This image is from the official 'Things Take Time, Take Time' album cover, owned by Mom+Pop Music.

The album cover of Things Take Time, Take Time is apt: The blue splotches immerse you in all the different shades that Courtney Barnett is feeling, but the cover is also the least personal of all of her album covers to date. It gives you a peek into her emotions but holds you at an emotional distance unfamiliar to longtime Barnett fans.

The album as a whole has an apathy to it, signified by its sonic sparsity and electronic drums. While listening to prior albums of Barnett’s, you can picture Barnett raging and screaming on stage in jubilation; now, you just picture her sitting at a desk, writing these tunes somewhat listlessly. The album relies largely on her voice, a voice that is not what one would call “beautiful,” but one that still has a lot of expressive weight behind it. Here, there is a constant hopeless undertone to her singing — it is still expressive, just far more one-dimensional than her last albums. Songs that she uses a band sound in are her best work — “Write A List of Things To Look Forward To” and “Before You Gotta Go” are standouts in entirely different ways.

“Before You Gotta Go” delivers an honest message that many of us relate to (particularly that anxious handful in the crowd). The fear of an unfixable argument is balanced with the desire to affirm to your partner that you still love them no matter what. It is classically Barnett: an anxious lesson in emotional vulnerability, complete with attentive details like the near ridiculous desperation of asking her partner to “cut out caffeine” so that they don’t get anxious and argue. As a single, it’s fantastic. On the album, it blends into the soundscape of uncharacteristically subdued songs.

“Write A List of Things To Look Forward To” creates a burst of excitement that ripples through the whole album. Happier than most other Barnett tracks, it matches its name. With a catchy guitar riff, it leaves you excited that she’s excited, recreating that empathetic listening experience so typical of Barnett. These fantastic tracks, however, are offset by duller work like “Turning Green.” Most songs on the album aren’t bad, though, just grouped into a sea of similar-sounding work. Mostly, it is disappointing because we know what Courtney Barnett is capable of — and she is capable of so much more than this.

Past albums of Barnett’s claw at listeners until they are forced to respond, allowing their own emotions and frustration to bleed through. Things Take Time, Take Time just exists politely next to whoever is streaming it, as two strangers might in an elevator, but never asks to share an emotional space with the listener. Vulnerability is reflected in the lyrics rather than the music, but is still certainly present to some degree. Set against the backdrop of her recent divorce, the slight removedness feels more like self-protection, especially as she sings, “Babe I need remindin’ / I got feelings, too.” On “Oh The Night” she sings, “Oh the night goes so slowly / anytime I get low.” The rhyme scheme asks the listener to mentally fill in the blank of “low” with “lonely,” and you know the only reason the lyrics don’t include this word is that Barnett couldn’t quite admit her loneliness to herself. On “Splendour,” she watches something she loves dissolve in slow motion, losing the relationship as well as the person. Repeating the line “I’ll be seeing you,” a lyric from an old sentimental jazz standard, the song breaks your heart to a rock-waltz melody that would otherwise be slow dance-appropriate.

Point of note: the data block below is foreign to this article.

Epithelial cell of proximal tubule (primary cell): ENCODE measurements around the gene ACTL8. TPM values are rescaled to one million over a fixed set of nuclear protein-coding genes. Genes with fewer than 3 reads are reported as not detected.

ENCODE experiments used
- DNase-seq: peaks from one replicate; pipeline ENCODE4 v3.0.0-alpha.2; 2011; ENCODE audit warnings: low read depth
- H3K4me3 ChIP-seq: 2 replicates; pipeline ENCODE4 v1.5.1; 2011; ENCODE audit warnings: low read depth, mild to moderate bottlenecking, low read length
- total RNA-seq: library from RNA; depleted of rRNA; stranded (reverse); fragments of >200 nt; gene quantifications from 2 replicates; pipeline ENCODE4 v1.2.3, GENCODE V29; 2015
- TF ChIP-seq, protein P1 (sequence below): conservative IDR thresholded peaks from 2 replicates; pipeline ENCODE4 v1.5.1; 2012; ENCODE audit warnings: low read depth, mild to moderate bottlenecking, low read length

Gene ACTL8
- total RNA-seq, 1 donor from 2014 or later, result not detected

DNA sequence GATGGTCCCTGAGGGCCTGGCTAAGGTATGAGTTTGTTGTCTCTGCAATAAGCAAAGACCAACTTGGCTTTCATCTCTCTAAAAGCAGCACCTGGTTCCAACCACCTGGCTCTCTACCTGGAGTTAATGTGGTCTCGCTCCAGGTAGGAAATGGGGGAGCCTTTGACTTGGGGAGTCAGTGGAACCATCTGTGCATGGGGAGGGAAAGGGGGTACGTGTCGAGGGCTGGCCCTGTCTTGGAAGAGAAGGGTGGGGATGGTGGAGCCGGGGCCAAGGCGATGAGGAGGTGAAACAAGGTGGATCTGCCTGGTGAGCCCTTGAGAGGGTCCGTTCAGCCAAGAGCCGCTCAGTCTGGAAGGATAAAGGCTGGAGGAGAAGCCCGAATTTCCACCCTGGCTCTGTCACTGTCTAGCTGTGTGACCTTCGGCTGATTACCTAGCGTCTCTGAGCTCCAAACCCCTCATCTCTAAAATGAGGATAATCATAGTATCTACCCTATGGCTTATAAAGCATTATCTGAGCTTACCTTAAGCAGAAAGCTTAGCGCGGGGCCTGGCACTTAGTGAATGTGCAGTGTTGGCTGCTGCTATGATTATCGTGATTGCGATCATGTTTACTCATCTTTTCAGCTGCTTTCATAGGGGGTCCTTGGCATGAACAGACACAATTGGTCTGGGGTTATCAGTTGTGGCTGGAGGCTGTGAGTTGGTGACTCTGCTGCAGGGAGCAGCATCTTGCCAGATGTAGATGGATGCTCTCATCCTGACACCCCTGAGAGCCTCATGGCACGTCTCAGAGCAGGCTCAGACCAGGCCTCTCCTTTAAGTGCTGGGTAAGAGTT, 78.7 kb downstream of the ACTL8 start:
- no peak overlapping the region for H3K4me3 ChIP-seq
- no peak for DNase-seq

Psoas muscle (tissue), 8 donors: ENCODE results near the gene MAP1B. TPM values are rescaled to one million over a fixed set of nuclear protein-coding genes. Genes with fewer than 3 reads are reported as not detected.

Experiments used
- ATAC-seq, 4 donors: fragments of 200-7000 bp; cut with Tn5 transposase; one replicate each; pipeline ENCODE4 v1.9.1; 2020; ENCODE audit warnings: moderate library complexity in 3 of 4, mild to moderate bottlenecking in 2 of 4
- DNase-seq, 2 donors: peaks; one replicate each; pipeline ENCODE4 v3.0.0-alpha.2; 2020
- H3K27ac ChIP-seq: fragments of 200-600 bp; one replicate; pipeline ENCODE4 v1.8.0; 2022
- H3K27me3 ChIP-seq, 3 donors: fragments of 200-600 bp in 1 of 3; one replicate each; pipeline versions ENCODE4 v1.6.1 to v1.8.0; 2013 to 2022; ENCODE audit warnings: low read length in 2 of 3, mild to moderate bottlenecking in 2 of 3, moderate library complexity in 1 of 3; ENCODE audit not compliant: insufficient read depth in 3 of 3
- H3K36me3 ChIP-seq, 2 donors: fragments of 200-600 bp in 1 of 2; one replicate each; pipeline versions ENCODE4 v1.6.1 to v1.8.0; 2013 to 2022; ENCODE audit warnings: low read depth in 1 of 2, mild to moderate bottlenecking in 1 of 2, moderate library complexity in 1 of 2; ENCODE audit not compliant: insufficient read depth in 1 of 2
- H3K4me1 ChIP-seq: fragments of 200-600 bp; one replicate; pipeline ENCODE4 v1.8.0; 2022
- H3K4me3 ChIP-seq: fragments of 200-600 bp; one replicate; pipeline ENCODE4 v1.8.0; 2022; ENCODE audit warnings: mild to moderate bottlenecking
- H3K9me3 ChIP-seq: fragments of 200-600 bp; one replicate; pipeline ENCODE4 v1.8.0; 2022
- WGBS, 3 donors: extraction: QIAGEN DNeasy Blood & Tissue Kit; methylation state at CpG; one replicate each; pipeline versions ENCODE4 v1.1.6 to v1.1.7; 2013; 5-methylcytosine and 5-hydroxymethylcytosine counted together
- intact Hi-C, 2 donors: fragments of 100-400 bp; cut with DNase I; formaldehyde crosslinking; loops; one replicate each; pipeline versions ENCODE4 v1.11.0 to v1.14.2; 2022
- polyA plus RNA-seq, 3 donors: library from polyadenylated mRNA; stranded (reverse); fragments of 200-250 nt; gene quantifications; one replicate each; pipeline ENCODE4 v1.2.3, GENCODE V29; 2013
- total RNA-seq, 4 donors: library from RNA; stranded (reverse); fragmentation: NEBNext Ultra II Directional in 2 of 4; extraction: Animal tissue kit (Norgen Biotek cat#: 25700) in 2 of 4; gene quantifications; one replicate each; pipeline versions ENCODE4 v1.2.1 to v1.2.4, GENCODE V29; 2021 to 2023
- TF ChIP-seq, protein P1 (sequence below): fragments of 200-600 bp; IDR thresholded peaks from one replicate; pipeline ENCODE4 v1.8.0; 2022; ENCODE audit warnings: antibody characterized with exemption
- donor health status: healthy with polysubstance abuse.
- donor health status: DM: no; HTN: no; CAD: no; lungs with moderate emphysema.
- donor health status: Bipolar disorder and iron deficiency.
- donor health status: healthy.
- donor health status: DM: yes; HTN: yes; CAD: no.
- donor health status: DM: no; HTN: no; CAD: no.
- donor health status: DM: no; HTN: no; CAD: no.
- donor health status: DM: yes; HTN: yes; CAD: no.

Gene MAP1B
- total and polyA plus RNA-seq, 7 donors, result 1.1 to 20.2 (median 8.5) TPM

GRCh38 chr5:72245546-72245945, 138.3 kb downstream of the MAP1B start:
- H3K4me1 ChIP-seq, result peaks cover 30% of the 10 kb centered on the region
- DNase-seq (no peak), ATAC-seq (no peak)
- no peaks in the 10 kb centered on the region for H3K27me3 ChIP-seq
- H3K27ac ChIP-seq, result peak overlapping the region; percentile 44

“Here’s The Thing” creates a seven-layered emotional cake. “Here’s the thing / I can’t stop thinking about you,” Barnett admits, but it is unclear whether this is a proclamation of love or nostalgia. The boundary between the two, it would seem, is thinner than one might think. Writing is the only thing that makes her feel better, but now she finds herself not knowing what to say. This whole thing she builds her life on is now terrifying, as she is unexpectedly uncertain in the face of it. It forces us to ask ourselves: What would we do if our usual mode of self-expression was taken away from us by some large event in our lives?

Courtney Barnett makes us ask questions like this. She has that special kick. She’s the real deal. And while that might not be entirely apparent on this album, I believe that we’ll see it again soon.

Daily Arts Writer Rosa Sofia Kaminski can be reached at